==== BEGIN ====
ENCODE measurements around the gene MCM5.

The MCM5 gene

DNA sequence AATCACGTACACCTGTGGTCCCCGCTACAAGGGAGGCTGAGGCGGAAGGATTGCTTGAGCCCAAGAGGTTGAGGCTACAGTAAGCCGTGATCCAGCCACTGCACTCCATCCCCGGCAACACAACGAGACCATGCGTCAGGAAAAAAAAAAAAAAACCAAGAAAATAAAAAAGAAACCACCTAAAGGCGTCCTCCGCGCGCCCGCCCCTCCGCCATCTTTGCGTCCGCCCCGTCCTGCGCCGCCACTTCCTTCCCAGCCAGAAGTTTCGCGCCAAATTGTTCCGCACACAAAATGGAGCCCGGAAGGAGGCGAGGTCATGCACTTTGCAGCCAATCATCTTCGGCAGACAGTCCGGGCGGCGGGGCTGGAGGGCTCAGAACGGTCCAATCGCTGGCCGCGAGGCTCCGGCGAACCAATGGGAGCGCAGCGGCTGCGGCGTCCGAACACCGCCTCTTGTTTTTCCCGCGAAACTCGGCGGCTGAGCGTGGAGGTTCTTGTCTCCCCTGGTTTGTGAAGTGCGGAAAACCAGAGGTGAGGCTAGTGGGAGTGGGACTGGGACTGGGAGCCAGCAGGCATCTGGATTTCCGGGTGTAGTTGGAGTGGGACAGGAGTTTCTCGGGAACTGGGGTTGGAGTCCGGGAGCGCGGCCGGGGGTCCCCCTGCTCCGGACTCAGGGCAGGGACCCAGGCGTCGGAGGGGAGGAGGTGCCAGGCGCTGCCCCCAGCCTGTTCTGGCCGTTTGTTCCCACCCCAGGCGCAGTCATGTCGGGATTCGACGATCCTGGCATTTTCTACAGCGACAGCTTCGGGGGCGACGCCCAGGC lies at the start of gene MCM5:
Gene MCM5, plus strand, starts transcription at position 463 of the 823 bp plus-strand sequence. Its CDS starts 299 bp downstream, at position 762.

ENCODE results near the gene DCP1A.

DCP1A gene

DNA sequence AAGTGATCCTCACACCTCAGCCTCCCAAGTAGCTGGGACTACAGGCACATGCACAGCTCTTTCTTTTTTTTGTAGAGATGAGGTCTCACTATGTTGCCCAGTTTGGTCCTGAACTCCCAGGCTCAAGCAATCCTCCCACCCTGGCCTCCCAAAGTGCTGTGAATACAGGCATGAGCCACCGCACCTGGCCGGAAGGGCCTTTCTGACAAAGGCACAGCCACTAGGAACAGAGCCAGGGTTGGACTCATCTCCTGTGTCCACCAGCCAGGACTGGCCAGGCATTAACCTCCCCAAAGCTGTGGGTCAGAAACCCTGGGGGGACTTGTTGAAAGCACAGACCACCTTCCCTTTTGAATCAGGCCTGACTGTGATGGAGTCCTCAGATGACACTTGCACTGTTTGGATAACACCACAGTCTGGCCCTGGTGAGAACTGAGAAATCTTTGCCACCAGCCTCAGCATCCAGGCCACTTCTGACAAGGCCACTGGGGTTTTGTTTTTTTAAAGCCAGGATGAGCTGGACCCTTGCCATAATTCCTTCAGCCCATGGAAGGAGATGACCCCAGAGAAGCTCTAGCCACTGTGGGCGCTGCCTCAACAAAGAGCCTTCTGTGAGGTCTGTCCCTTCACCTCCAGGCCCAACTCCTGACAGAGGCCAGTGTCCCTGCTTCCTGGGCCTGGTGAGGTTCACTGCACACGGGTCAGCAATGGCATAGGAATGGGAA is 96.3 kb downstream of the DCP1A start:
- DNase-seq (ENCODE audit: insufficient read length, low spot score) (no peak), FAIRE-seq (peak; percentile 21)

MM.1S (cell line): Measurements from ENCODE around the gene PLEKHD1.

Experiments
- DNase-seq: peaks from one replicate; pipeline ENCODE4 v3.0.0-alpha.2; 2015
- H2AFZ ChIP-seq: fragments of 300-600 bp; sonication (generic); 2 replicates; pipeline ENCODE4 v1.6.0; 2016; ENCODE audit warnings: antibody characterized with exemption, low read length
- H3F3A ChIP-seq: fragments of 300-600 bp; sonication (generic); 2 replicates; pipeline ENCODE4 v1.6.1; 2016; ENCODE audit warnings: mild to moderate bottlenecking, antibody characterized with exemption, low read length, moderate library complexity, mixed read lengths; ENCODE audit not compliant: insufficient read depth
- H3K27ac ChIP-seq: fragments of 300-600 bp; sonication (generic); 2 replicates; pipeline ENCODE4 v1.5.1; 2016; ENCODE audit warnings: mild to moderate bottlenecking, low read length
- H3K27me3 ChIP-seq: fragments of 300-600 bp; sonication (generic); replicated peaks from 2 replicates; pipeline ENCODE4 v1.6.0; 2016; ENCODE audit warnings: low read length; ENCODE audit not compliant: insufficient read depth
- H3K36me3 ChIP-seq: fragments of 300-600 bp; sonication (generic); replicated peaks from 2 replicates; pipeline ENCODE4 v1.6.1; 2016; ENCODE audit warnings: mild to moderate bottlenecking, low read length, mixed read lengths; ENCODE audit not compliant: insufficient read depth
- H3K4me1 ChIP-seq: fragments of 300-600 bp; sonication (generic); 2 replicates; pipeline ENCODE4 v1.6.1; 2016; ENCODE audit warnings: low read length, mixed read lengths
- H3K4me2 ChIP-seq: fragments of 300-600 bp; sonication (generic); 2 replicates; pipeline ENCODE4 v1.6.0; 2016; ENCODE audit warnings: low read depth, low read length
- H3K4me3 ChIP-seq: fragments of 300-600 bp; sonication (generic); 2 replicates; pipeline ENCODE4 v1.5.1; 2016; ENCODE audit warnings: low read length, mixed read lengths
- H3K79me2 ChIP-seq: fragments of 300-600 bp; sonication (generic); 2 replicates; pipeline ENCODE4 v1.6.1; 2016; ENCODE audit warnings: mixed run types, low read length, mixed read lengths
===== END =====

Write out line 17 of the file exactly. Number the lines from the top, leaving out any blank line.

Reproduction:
- H3K4me1 ChIP-seq: fragments of 300-600 bp; sonication (generic); 2 replicates; pipeline ENCODE4 v1.6.1; 2016; ENCODE audit warnings: low read length, mixed read lengths